Peter Fabo is an artist with strong experience in the medium of photography, and although he has not given up on it, his development of visual reflection has led him to new processes of painting, object and installation.
His first photographic artist book Diana (2008) and his diploma work Name, City, Animal, Thing (2010) are akin to each other in their compressed intimate energy, combining individual photographs into a compelling entity. In Diana, the artist chooses almost exclusively portraits of his girlfriend, or occasionally of things which are related to their co-existence. The images have variable technological origins and it took six years to collect them. Already here, a complex visual situation arises, which is later further developed in gallery installations. The photographs are not in chronological order but they are connected by intuitive manipulation with the continuity of individual pictures, their mood, colour, composition and relative contrast. Although the work appears as a book, its contents can be read in different ways - one set of images transforms into a specific magical cycle for each viewer, it is a hypertextual thought system.
The book Name, City, Animal, Thing has a similar character. Again, it can be read (viewed) as well as sensed. The images used here also revolve around one person. It is not an object, however, but a subject of the photographer who chooses the motifs and creates the narrative line. In both books, Fabo works with an archive and reinterprets the content by putting it in a different order, which is an aspect that permeates through all his work.
For Peter Fabo, actual photography, beginning with the choice of a theme, then exposure and ending with developing or digitalization is just the first part of an entire process. Following this he uses individual shots as building blocks for the construction of more complex systems and interprets them in a way where he finds new relations between them. Fabo uses this method of installation in the medium of a book, which he later remoulds into the medium of an exhibition. The photographs function as material units which, through their aesthetic qualities, constitute relationships between themselves and a specific gallery environment. The exhibition project Contact through a Contact Copy (2014) combines the locality of a room that has large windows facing south with a set of photographs varying in size, technique and theme, which become coherent only after they are arranged together in the given room. The artist covered some parts of the windows with foil, which broke up the regular geometry of window frame shadows. This intervention created an image of light which formed a new synthesis with the individual photographs. Another author’s book, Peter Fabo 2013, works as a blueprint for this exhibition. It no longer has the function of a subjective document, but of an encyclopaedia of inspirations of Fabo’s overall work, as well as individual pieces of works.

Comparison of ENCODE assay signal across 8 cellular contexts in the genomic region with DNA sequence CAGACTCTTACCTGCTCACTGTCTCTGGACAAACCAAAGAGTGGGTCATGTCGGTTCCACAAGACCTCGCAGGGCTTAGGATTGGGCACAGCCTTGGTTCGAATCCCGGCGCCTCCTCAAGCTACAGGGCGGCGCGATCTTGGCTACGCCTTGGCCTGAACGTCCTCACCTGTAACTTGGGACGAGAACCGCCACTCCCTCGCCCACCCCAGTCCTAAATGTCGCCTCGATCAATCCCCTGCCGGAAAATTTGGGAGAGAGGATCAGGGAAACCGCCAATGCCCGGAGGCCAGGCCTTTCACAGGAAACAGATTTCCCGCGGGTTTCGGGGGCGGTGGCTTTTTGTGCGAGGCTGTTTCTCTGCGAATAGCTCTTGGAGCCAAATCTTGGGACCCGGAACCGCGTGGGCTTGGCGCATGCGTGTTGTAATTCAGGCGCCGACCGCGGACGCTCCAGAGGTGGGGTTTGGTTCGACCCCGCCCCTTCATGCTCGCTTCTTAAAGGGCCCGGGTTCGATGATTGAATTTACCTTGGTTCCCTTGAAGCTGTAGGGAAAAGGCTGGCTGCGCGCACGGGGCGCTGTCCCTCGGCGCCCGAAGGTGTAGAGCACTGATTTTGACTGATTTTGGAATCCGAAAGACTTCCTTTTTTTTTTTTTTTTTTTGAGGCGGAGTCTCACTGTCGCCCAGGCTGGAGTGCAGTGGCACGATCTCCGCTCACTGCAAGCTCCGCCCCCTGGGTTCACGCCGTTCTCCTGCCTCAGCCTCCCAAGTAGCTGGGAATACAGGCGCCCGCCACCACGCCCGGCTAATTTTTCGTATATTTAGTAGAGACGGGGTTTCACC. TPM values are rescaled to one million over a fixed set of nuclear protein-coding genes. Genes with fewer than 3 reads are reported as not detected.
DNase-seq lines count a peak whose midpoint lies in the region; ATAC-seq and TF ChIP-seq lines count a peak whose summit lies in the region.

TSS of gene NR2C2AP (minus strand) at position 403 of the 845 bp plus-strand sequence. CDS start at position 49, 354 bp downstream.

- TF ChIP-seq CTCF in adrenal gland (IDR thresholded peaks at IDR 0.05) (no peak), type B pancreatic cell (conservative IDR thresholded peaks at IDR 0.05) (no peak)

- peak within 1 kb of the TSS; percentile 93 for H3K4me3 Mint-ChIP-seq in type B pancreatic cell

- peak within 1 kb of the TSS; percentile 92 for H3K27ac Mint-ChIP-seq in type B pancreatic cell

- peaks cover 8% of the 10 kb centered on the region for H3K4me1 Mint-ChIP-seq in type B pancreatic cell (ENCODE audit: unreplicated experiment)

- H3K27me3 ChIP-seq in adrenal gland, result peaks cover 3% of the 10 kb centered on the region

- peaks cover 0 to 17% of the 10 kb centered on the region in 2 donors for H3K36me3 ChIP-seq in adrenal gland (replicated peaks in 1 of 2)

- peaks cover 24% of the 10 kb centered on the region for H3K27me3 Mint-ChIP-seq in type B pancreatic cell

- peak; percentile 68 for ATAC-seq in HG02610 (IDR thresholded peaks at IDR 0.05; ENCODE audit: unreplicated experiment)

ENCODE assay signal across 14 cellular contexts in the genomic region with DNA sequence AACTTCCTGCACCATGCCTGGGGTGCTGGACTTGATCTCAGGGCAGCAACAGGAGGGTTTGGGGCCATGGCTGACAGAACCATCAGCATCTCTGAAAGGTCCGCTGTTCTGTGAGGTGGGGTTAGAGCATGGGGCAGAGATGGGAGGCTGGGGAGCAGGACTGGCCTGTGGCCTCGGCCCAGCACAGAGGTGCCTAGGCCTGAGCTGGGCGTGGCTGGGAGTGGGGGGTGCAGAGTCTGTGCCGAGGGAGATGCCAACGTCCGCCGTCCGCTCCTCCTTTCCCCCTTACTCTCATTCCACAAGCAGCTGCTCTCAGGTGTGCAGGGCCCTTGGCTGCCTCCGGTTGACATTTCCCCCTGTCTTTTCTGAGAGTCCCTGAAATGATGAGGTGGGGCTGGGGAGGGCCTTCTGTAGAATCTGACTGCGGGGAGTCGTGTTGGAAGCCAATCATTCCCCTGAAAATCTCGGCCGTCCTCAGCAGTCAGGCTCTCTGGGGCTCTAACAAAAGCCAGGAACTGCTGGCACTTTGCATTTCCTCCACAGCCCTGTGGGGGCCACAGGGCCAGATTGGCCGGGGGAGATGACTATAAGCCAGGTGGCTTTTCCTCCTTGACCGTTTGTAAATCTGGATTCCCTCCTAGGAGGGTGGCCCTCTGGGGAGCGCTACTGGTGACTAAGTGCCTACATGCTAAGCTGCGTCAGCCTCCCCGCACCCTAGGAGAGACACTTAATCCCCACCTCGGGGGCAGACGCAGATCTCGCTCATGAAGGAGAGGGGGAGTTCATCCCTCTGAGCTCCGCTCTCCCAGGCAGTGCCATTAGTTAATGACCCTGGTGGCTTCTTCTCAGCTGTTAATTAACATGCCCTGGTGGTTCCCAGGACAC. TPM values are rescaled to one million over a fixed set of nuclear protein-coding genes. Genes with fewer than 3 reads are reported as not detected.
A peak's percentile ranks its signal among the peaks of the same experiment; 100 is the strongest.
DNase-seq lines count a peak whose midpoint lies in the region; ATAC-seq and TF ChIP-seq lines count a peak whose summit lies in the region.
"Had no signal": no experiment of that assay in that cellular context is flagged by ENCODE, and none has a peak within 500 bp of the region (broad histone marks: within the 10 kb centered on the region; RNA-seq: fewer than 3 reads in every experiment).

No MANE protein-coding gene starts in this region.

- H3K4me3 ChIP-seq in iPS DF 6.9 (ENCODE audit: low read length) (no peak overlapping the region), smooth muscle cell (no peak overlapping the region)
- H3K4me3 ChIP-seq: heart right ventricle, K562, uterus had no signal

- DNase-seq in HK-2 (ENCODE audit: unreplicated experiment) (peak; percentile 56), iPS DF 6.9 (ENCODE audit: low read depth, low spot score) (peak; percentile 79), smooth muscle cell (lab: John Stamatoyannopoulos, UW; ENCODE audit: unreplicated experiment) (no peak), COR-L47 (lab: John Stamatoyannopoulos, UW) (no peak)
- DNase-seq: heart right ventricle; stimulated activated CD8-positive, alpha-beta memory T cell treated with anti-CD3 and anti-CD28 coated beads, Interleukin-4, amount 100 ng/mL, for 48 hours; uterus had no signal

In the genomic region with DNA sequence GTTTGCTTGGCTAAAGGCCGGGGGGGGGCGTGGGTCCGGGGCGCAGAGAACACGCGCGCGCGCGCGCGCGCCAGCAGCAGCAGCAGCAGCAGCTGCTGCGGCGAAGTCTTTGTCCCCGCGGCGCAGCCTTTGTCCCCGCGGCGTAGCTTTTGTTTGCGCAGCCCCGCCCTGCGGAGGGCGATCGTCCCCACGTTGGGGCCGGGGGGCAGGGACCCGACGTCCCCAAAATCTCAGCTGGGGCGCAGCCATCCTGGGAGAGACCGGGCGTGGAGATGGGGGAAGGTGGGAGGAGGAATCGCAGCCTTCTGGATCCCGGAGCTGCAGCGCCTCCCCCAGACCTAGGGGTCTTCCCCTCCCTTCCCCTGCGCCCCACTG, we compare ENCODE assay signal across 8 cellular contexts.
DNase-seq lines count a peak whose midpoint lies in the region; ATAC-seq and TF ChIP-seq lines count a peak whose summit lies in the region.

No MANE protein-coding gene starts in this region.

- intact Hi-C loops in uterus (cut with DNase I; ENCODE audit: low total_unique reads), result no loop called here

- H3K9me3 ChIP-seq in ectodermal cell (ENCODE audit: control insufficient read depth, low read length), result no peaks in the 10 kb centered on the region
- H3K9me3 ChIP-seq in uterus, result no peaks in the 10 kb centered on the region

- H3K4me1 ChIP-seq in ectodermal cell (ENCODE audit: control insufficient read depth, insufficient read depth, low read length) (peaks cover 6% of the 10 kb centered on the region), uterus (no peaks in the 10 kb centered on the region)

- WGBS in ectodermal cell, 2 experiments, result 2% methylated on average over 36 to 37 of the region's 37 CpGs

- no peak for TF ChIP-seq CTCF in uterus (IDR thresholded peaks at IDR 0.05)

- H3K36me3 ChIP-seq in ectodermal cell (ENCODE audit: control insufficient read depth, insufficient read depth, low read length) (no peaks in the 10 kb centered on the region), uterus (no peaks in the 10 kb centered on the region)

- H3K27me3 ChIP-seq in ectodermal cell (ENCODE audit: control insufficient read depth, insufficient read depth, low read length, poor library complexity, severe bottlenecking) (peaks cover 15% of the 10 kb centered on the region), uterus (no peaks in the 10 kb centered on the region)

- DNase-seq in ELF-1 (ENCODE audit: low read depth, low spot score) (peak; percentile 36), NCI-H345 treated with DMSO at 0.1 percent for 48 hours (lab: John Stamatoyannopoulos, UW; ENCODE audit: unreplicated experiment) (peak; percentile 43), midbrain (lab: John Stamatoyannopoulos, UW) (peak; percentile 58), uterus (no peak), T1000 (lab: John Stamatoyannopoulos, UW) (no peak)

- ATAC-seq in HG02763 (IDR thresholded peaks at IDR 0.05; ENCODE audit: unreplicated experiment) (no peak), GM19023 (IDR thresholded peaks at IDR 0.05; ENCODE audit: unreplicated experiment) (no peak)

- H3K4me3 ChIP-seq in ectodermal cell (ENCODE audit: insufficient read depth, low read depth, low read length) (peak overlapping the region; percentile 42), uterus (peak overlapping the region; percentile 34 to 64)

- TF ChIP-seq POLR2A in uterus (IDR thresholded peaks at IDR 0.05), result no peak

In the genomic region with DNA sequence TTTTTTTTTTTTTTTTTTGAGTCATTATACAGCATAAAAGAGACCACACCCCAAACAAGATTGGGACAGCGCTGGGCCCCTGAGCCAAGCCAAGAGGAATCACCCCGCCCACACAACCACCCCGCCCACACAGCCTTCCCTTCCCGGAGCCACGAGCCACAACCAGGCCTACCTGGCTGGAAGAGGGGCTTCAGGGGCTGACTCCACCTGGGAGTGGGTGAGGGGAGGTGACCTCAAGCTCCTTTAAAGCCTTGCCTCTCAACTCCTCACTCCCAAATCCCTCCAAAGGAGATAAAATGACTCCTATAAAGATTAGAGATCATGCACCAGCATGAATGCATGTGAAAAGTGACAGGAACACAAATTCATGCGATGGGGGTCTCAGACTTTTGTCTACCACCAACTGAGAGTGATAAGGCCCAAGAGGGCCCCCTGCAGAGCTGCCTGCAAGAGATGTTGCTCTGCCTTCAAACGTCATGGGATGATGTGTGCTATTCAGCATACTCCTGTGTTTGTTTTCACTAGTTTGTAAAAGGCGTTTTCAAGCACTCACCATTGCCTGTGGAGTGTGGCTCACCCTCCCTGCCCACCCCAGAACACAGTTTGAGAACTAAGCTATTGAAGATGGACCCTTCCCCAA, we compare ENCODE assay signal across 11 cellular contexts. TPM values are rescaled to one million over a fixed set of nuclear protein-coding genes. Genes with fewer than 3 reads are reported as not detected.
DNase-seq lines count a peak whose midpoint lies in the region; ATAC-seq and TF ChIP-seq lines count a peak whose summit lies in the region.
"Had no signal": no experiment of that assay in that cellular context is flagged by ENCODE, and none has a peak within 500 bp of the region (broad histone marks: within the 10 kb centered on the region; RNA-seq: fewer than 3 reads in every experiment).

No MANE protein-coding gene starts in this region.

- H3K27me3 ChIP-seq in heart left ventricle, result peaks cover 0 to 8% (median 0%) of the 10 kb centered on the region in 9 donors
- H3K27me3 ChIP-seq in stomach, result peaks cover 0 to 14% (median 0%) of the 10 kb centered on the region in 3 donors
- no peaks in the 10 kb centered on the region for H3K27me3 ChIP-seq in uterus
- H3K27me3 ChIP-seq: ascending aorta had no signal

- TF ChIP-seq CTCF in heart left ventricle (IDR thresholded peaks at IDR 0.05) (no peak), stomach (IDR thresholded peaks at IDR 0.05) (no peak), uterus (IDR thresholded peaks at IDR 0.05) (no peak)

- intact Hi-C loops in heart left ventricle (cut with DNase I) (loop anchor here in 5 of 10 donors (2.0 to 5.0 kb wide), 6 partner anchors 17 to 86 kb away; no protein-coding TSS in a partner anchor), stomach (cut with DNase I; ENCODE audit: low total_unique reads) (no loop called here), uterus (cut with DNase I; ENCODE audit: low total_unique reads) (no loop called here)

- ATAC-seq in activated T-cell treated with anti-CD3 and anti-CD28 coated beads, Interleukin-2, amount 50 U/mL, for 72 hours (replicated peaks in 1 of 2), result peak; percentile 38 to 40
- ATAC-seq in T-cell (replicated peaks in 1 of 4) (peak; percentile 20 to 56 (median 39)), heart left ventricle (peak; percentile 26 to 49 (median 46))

The book Peter Fabo 2013, presents reproductions of photographs along with a documentation of wooden objects and intarsia. Fabo has been working intensely with intarsia – a traditional and today rather unusual technique - since approximately 2012. This time and skill demanding process consists of inlaying pieces of differently coloured and structured veneers which merge to form a mosaic-like picture with an illusion of depth.
With his use of intarsia, Fabo’s accidence acquires a new formal language of abstract geometry. His inspiration comes undeniably and admittedly from cubism and constructivism, but Fabo also brings post-modern elements into the whole game. For instance, the title of his work Crystal Cherry (2012) not only refers to the motif, but also to the origin of the wood out of which the intarsia was crafted. Therefore, the reading of these artworks offers us a balance on the border of translation between form and content.
Similarly to how in his individual artworks geometrical elements form a balanced whole, these pieces of work are considerately combined into the medium of an exhibition. Fabo further develops his postmodern game here by combining modernistic language with unusual, sometimes even ironic elements. The exhibition Varnish (2014) brings a layered whole where the faint brownish colour of wood works together with the striking wall painting from the CMYK colour model. However, there are conceptual gestures anchored within this peculiar artistic landscape, which sensitively emerge from the abstract shapes – for example the word COOL in one of the geometrized intarsia. The exhibition L O N G E R (2015) in the KIV gallery further develops this reflection of interaction between form and content. This spectacular composition looks like an environment, with its details referring to one another and serving the function of being a guide for the viewers. However, the undue presence of a banana in the constructivist intarsia makes the composition and its connotations questionable, similarly to, for example, the cow in Malevich’s cubist composition Cow and Violin (1913) from over one hundred years ago.
In his exhibitions, Fabo works with multi-layered artistic and content relationships, the understanding of which is made easier precisely by their formal peculiarity and refinement.